A simple example of a continent made with the landmass wizard
The landmass wizard is a great tool to kick start your new map. People often think that handcrafting your land and oceans is the only way to make a personal, beautiful looking map. The good thing about fantasy worlds however, is that they only exist inside your head until you share it with others. So, as long as you don’t share anything, nobody knows what the world will look like and everything is still possible. The landmass wizard ensures that your landmass looks natural, unique (not based on Britain/Westeros) and similar in style all across the map. You can continue generating landmasses as much as you want, until you see a result that you like.
In short, if you don’t have a clear idea yet of how you want your land to look like, I strongly recommend using the landmass wizard. If you do have an idea of how it looks like, ask yourself how attached you are to it and if you really want to re-create the image in your head. Perhaps it’s still worth considering using the landmass wizard.
How the wizard works
After you’ve made a new map file, you see an empty screen in front of you. The first thing you want, is to divide land and oceans. To do this by randomly generating it, go to ‘land’ in the menu on the left and click the top icon ‘Landmass Wizard’.
On the top right of your screen, you can now choose several variations:
- Uniform: for basically anything that doesn’t fit the descriptions below
- Continent: for a world with an emphasize on one major continent
- Archipelago: for an island-based world
- Atoll: for an atoll-based world (a ring-shaped island)
- World: for and earth-like world
- Equirectangular: for when you want to put you map on a globe
You can change the roughness (of the coastlines) and the detail (sort of complexity) of the land you are going to create. To see how this impacts your landmass, I recommend to just give it a few tries on different settings and examine the differences after which you can choose what suits you best. To start with, putting both bars in the middle works just fine. Keep in mind that more roughness and more detail is not always better: we’re making a fantasy map, not a satellite image.
By default, the wizard is set to 50% water level. You can change this upfront, but you can also just generate a landmass in your chosen category and see how it turns out. Afterwards, you can still raise or lower the water level to see how your landmass and oceans change. If after this you still don’t like what you see, just hit the generate button again and again until you’re satisfied with what you see.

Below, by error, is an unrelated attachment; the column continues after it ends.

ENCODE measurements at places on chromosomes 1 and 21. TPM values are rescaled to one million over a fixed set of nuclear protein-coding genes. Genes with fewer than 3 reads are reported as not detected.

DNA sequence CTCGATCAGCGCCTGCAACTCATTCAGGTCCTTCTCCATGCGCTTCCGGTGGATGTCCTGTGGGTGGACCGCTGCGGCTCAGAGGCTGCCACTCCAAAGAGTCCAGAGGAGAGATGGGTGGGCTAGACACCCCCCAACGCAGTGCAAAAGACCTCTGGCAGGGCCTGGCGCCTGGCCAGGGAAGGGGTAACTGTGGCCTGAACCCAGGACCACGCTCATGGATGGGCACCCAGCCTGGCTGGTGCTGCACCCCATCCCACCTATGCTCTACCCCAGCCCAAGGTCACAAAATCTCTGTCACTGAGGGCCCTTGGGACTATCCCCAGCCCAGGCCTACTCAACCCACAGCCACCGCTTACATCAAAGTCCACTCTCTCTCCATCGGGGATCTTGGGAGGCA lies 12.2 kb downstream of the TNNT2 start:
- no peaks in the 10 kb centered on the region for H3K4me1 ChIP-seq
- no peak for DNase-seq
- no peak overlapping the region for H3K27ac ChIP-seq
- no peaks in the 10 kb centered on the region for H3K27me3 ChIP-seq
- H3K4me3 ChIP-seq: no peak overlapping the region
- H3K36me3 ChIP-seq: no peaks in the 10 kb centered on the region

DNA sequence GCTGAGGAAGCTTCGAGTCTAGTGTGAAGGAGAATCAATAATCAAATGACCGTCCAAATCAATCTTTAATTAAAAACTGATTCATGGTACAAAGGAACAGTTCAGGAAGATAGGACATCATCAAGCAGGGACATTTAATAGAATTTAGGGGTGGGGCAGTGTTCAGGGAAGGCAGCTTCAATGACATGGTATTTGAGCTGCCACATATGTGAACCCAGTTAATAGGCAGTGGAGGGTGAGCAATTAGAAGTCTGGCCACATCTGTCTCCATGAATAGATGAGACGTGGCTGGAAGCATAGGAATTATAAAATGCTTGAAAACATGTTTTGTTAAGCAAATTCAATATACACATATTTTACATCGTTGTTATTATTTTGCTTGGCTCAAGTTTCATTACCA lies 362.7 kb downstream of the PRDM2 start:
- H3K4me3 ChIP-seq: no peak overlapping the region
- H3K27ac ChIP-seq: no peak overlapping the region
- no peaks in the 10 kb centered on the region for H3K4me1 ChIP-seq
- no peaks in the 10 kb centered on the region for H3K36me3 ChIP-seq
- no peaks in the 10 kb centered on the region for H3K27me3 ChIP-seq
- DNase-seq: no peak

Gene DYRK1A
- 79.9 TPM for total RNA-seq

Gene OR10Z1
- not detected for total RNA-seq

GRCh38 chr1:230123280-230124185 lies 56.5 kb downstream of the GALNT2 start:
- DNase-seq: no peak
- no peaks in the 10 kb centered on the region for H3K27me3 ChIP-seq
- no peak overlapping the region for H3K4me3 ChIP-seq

The ‘invert’ button does exactly what it says. It inverts the land and the water.
Alterations to consider after creating a landmass
Even though the wizard makes very good looking shapes, it’s still a tool. So after you’ve created the shape that you like, it’s time to do a visual check at a zoomed in level of your coastlines. Sometimes, there are weird hooks or inlets that you may want to fix with the lower and raise landmass tool. Just follow the coastline and polish it up until you’re happy. Don’t push it by adding or removing too much land, especially when you’re new to Wonderdraft. It’s not easy to make your ‘new land’ in the same style as the wizard did with the rest and you don’t want it to be clearly visible which part of the world you manually edited.
Another thing I always do after using the landmass wizard is to remove every inland sea. I’m rather keen on creating the lakes myself and have all lakes displayed as freshwater. If you keep some of the generated inland seas, you may end up having two different looking lakes (one freshwater and one generated as salt water). Of course, inland (salt) seas can exist, but to me, it’s not worth having to explain why some ‘lakes’ look different than others.
Better use the ‘raise landmass’ tool on these and make your own lakes
A last thing I check after generating a landmass, is the islands that are generated. Islands are easy to erase without ever showing that you manually changed something, so if there’s an island you don’t like or sometimes, those very very tiny islands that the wizard tends to create, you can freely erase them without doing any harm.
There you go! You now have your own, uniquely shaped fantasy world, ready to be filled with mountains, lakes, rivers, forests and cities.
The best thing to do as your next step is to place mountains. Also read “why you shouldn’t color your map until the end”.